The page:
Lesson 4: Remember, what got you here won’t get you there

The founders we spoke with were in the mid to late stages of their startup journey – they survived most of the growing pains and were leading organizations that were financially stable.  With the exception of one, all reported that less than 30% of their current executive team members came from the early team.  CEO’s buck this trend – investors had a bias against replacing Founder CEO’s unless necessary.  As one pointed out, “Founder CEO’s typically have sufficient influence… and are responsible for the morale and vision so it may not be healthy to replace them too early.”  With the rest of the team however, the story is different for two reasons.  First, people that are interested in building something from scratch are not generally interested in optimizing a complex, stable organization.  Second, people, even highly creative ones, may tap out when confronted with multiple new problems simultaneously.  As one CEO remarked, “When people start getting into situations they have never been in before, some get creative, talk to outside experts and develop solutions.  Others come to me and ask me what to do.  The latter are the ones that will eventually need to be replaced or report into a more experienced boss.”

Lesson 5:  Talk with people who have been there (and listen)

As one Founder CEO said “for a new C-Level hire, the only person doing the ROI analysis is the CEO.  It’s hard to step back, plan and say, ‘I need a CMO’ – the bottleneck to growth becomes my brain thinking through things which is bad.  I overcome this bottleneck by talking to outside advisers… it’s a huge help.”  Investors echoed this strategy saying they all tried to add value in this area without overstepping boundaries.  Over and over we heard the value that advisers can bring.  The danger of going alone was also highlighted:  “Companies that… brought on senior people without the help of their advisers often brought on the wrong person that added much less value than they were paid to deliver.”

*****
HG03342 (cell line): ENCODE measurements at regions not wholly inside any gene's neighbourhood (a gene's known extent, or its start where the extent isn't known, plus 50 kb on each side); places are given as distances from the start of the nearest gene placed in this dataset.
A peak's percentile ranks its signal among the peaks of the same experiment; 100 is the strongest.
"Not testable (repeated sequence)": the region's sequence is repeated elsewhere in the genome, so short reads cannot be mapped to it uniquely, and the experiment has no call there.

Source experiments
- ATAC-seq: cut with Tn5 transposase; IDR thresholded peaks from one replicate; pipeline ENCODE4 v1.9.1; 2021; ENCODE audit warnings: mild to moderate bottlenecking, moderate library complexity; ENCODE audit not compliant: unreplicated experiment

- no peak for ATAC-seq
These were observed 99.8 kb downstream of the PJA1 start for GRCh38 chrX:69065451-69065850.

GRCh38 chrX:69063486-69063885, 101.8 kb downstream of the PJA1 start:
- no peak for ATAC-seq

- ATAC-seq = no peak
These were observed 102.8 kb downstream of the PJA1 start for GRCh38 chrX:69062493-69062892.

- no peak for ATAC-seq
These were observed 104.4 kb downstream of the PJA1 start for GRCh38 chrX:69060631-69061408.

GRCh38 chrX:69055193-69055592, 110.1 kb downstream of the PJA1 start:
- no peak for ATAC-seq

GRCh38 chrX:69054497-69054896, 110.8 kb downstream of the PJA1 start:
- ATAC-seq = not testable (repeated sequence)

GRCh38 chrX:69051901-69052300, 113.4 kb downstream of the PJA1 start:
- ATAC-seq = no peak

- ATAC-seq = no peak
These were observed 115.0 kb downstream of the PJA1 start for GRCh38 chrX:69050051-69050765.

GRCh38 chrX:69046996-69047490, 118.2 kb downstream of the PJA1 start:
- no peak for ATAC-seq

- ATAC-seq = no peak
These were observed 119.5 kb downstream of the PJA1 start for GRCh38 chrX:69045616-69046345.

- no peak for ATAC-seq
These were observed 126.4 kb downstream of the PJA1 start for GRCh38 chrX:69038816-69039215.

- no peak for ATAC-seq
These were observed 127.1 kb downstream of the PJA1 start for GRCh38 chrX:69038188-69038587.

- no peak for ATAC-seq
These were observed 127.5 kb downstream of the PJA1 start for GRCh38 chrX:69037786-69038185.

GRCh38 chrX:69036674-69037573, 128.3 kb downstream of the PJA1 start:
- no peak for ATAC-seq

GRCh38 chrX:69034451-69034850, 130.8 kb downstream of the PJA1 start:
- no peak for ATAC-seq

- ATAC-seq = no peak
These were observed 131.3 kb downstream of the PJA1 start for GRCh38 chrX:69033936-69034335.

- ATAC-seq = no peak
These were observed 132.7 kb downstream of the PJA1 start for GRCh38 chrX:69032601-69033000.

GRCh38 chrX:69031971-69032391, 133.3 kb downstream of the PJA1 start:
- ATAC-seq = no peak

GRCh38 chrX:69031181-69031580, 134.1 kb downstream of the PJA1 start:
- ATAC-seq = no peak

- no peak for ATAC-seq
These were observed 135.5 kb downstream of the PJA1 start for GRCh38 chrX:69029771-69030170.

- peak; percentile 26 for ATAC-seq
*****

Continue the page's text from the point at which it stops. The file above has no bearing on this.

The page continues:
Lesson 6:  Weigh cost and value

Every founder I spoke with admitted that they had delayed a senior hire decision at some point because of concerns about burn rate.  What did investors and board members have to say about this?  All of them wished that founders approached them sooner.  One investor was very direct, “Money concerns do not and should not stop a founder from hiring the right person.  Some founders are cheap… you need to pay for A+ talent to get A+ performance… the only time you are overpaying for talent is when they aren’t performing… people never complain about paying for rockstars.”

Lesson 7: Make a decision, make changes, but don’t rush it

It can take a few months to do a search, a month between offer and start date and 3-6 months for an executive to get up to speed.  That means the gap between the decision to hire and the person making an impact may be 9+ months.  Many founders noted how surprised they were by this the first time they hired an outside executive.  One investor told a story about a company in their portfolio where the founder recognized that he needed a new leadership team.  He hired that team over a year and took another year to get that team on the same page.  Three years after the decision was made they are cooking with gas.  If that seems like a long time, it’s because it is.  However, there is danger in too much change too quickly.  Another investor pointed out, “a company will outgrow many of the internally promoted people… the addition of an experienced outsider can move the company forward… however, adding too many outsiders at once often disrupts culture.”  The lesson is simple:  Make the hard decisions, plan for the future but don’t change so quickly that you lose sight of what you are trying to build.

Founders, investors, board members, other business leaders, what do you think?  We would love to hear your thoughts in the comments section below.

For those looking for a more financially driven analysis of this topic we highly recommend checking out Guy Turner's blog post on vcwithme.co – it’s full of great information.